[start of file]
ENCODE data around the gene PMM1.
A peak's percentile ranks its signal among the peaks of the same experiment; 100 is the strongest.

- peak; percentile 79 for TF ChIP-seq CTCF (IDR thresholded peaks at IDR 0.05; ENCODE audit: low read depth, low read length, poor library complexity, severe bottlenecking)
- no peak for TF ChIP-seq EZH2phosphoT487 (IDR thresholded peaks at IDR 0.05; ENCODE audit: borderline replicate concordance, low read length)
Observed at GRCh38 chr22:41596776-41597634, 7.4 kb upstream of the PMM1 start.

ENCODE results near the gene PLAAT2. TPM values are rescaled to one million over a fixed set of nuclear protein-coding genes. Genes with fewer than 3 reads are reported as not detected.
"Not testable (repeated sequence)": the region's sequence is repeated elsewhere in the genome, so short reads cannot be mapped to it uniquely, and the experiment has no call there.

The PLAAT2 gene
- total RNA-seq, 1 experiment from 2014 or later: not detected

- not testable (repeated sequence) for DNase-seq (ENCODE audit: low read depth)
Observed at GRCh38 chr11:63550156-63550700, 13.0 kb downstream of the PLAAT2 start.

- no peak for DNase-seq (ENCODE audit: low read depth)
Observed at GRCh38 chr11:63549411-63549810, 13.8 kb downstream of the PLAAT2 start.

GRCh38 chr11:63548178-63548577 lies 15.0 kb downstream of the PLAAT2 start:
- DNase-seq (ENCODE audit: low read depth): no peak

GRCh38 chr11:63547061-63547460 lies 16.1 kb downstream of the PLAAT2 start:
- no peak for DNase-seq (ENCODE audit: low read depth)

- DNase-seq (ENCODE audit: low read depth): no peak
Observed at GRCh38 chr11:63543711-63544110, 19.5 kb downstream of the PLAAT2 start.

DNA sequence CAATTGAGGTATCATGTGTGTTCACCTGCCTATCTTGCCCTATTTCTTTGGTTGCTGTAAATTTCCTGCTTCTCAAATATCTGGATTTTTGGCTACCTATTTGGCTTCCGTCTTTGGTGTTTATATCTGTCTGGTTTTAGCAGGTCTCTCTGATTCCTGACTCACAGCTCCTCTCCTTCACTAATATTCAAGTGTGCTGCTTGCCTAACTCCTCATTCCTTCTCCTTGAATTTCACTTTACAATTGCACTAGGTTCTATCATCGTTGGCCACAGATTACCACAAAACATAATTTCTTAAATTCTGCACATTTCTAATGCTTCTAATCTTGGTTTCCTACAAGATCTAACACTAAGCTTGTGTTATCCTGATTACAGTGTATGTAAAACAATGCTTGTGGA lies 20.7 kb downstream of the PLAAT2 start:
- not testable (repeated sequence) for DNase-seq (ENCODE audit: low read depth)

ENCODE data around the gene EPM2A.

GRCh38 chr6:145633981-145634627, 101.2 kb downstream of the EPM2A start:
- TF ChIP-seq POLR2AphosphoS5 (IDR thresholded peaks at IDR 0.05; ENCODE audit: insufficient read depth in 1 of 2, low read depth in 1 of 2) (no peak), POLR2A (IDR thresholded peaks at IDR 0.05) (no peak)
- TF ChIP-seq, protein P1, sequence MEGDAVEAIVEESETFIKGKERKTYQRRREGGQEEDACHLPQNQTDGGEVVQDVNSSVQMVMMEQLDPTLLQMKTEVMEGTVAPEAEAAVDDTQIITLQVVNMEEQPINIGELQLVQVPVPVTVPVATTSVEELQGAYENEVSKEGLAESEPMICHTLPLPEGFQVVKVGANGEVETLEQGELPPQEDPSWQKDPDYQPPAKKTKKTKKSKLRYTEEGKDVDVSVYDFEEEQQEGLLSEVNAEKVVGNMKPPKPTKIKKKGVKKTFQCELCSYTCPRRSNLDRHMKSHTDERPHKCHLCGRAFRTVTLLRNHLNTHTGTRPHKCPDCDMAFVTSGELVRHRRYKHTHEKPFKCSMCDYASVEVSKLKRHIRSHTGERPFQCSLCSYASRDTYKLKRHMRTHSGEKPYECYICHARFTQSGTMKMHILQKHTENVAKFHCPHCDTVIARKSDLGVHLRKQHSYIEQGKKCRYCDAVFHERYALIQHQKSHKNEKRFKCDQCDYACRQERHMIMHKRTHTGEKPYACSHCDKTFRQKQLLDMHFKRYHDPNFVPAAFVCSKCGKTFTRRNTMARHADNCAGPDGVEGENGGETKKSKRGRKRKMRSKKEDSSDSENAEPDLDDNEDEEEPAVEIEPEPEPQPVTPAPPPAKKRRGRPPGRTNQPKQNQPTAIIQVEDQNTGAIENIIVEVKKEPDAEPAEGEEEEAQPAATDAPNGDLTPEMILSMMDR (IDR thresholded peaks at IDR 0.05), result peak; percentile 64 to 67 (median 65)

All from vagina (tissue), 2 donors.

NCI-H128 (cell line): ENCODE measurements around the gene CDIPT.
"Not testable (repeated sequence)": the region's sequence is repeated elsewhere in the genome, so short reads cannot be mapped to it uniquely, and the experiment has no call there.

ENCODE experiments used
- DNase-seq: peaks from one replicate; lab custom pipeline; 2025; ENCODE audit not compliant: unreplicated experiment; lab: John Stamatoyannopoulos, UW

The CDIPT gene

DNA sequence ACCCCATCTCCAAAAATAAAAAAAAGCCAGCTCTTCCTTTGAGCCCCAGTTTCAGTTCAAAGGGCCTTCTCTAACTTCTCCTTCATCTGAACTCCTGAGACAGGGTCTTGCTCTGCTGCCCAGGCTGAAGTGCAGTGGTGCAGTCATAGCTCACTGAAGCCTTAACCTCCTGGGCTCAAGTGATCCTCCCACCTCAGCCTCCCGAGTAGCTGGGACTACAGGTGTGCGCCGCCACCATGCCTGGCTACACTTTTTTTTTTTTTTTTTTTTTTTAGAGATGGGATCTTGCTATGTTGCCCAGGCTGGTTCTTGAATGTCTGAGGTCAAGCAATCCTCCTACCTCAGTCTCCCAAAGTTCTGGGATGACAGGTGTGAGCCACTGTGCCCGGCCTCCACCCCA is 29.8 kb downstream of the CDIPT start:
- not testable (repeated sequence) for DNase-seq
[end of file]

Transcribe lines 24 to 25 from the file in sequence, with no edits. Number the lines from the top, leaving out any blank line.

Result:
- TF ChIP-seq POLR2AphosphoS5 (IDR thresholded peaks at IDR 0.05; ENCODE audit: insufficient read depth in 1 of 2, low read depth in 1 of 2) (no peak), POLR2A (IDR thresholded peaks at IDR 0.05) (no peak)
- TF ChIP-seq, protein P1, sequence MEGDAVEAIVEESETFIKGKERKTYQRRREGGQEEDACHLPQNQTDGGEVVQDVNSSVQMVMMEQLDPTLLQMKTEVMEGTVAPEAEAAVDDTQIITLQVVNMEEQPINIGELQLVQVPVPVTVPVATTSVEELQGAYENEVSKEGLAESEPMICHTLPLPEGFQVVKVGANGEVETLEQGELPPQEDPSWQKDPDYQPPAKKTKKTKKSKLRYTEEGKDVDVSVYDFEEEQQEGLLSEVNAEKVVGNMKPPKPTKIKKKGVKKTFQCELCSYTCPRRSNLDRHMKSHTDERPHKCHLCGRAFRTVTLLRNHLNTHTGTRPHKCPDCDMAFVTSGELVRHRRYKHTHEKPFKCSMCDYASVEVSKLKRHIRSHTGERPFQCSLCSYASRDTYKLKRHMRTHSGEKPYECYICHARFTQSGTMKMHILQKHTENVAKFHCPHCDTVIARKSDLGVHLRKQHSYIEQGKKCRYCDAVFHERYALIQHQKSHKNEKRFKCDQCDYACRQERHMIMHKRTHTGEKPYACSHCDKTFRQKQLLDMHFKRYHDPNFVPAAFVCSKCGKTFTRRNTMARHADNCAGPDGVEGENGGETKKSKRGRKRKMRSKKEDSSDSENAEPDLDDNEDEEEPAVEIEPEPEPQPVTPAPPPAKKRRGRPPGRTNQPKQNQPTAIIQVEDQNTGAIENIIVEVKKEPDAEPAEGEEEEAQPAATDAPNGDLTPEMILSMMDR (IDR thresholded peaks at IDR 0.05), result peak; percentile 64 to 67 (median 65)